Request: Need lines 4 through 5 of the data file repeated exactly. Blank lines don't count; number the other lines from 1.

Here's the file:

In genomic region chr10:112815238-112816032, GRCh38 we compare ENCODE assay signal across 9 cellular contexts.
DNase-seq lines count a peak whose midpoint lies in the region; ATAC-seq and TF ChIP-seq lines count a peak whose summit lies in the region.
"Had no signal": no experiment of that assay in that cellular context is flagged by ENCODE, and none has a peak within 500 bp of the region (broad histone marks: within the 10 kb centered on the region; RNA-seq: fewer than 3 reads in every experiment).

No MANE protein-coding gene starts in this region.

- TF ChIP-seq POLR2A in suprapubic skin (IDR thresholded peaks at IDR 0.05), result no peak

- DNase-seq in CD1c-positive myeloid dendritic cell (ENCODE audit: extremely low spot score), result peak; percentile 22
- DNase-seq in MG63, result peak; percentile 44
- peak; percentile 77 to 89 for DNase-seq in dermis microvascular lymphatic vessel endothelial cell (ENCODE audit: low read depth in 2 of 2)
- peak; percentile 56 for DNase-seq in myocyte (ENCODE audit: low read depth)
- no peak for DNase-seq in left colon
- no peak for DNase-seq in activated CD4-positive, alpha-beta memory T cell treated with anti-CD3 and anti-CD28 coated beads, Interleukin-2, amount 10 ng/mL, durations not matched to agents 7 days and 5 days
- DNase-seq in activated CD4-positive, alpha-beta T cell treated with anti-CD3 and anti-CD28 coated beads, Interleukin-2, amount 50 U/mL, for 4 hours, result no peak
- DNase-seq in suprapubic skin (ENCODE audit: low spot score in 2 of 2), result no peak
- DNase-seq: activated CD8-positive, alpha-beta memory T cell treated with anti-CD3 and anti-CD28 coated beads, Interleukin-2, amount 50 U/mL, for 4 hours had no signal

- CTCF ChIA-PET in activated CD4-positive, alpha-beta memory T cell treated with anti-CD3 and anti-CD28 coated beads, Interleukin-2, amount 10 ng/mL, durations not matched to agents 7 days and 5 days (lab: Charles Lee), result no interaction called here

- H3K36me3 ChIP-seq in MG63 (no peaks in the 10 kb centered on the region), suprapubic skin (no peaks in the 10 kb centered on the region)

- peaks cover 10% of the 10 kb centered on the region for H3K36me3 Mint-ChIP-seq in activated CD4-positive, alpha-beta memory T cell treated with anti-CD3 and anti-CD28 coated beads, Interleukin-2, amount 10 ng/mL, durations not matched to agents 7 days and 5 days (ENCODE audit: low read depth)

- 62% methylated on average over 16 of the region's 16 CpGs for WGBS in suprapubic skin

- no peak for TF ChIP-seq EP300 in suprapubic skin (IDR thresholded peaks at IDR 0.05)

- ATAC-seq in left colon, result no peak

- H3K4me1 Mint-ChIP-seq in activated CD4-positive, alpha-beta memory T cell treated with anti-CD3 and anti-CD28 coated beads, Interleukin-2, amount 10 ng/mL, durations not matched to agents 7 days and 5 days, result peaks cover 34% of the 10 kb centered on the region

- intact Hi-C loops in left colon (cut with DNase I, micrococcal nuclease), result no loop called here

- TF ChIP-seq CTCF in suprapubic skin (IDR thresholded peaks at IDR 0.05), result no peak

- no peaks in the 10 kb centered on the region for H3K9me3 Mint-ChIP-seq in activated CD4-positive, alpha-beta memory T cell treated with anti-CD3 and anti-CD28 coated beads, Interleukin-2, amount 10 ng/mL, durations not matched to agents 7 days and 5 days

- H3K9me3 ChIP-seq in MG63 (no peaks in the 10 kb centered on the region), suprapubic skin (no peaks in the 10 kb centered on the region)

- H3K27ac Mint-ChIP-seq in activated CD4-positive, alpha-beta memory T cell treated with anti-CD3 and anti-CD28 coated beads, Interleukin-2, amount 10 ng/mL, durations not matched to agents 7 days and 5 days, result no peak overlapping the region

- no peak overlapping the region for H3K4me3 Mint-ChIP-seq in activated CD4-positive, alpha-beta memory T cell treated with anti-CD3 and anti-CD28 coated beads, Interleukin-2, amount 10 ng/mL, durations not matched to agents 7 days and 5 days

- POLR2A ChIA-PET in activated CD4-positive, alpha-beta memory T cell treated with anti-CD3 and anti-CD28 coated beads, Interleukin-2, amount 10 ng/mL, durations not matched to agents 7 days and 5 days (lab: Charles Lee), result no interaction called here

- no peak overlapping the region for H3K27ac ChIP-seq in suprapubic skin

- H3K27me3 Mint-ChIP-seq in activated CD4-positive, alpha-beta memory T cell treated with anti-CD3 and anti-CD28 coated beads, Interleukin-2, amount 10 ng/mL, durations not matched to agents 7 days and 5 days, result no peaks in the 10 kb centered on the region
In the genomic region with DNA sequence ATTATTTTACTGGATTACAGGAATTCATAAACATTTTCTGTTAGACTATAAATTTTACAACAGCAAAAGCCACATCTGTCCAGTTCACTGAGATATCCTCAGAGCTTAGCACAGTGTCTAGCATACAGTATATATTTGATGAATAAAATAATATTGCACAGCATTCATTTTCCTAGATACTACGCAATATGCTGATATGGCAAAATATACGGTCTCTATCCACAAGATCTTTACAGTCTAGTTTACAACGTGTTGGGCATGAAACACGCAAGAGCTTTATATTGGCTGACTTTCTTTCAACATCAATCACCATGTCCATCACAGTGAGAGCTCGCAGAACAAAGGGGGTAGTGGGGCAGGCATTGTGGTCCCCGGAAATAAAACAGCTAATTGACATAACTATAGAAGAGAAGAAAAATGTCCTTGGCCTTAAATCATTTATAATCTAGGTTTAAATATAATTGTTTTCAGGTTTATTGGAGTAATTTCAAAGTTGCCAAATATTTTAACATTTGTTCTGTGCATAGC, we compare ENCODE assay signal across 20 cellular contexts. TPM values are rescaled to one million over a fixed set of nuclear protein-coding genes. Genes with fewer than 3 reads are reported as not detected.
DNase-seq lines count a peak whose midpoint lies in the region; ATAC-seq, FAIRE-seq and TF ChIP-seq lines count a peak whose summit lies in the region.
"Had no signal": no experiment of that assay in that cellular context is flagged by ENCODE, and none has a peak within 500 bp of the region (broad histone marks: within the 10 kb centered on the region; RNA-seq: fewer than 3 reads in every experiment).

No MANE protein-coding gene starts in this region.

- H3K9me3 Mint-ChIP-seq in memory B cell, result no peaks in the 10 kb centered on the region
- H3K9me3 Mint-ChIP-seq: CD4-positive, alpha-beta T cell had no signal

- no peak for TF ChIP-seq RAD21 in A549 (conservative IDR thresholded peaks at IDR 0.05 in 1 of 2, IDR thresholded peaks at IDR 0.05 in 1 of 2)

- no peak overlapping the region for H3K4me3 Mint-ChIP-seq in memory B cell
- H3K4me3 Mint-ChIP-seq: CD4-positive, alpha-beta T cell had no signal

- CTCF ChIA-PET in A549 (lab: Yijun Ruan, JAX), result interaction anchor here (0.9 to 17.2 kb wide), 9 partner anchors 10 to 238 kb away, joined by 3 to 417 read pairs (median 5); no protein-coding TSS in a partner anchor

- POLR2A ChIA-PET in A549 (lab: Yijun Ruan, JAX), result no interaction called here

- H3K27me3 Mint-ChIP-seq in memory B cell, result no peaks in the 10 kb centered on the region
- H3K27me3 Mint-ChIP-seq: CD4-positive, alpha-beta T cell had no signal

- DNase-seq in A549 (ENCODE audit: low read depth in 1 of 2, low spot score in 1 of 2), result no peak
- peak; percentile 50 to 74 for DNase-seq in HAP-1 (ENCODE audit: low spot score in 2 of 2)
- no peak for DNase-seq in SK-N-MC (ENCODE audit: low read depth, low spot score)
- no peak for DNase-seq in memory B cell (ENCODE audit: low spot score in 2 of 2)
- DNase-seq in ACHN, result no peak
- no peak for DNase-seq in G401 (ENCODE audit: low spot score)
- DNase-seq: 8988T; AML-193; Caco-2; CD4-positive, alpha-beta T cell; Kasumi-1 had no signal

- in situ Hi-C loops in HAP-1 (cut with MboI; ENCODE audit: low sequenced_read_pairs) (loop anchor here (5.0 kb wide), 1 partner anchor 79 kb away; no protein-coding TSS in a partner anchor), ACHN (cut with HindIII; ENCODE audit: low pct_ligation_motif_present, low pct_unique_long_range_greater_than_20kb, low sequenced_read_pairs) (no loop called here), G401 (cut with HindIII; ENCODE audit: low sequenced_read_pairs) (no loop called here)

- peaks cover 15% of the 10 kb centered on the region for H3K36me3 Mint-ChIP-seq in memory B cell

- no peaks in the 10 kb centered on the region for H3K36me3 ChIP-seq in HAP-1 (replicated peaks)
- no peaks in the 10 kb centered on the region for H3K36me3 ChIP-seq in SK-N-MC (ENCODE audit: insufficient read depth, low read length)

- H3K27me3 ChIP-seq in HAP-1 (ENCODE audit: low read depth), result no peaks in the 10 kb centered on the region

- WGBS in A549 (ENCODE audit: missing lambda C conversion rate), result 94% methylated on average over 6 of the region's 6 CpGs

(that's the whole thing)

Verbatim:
No MANE protein-coding gene starts in this region.

- TF ChIP-seq POLR2A in suprapubic skin (IDR thresholded peaks at IDR 0.05), result no peak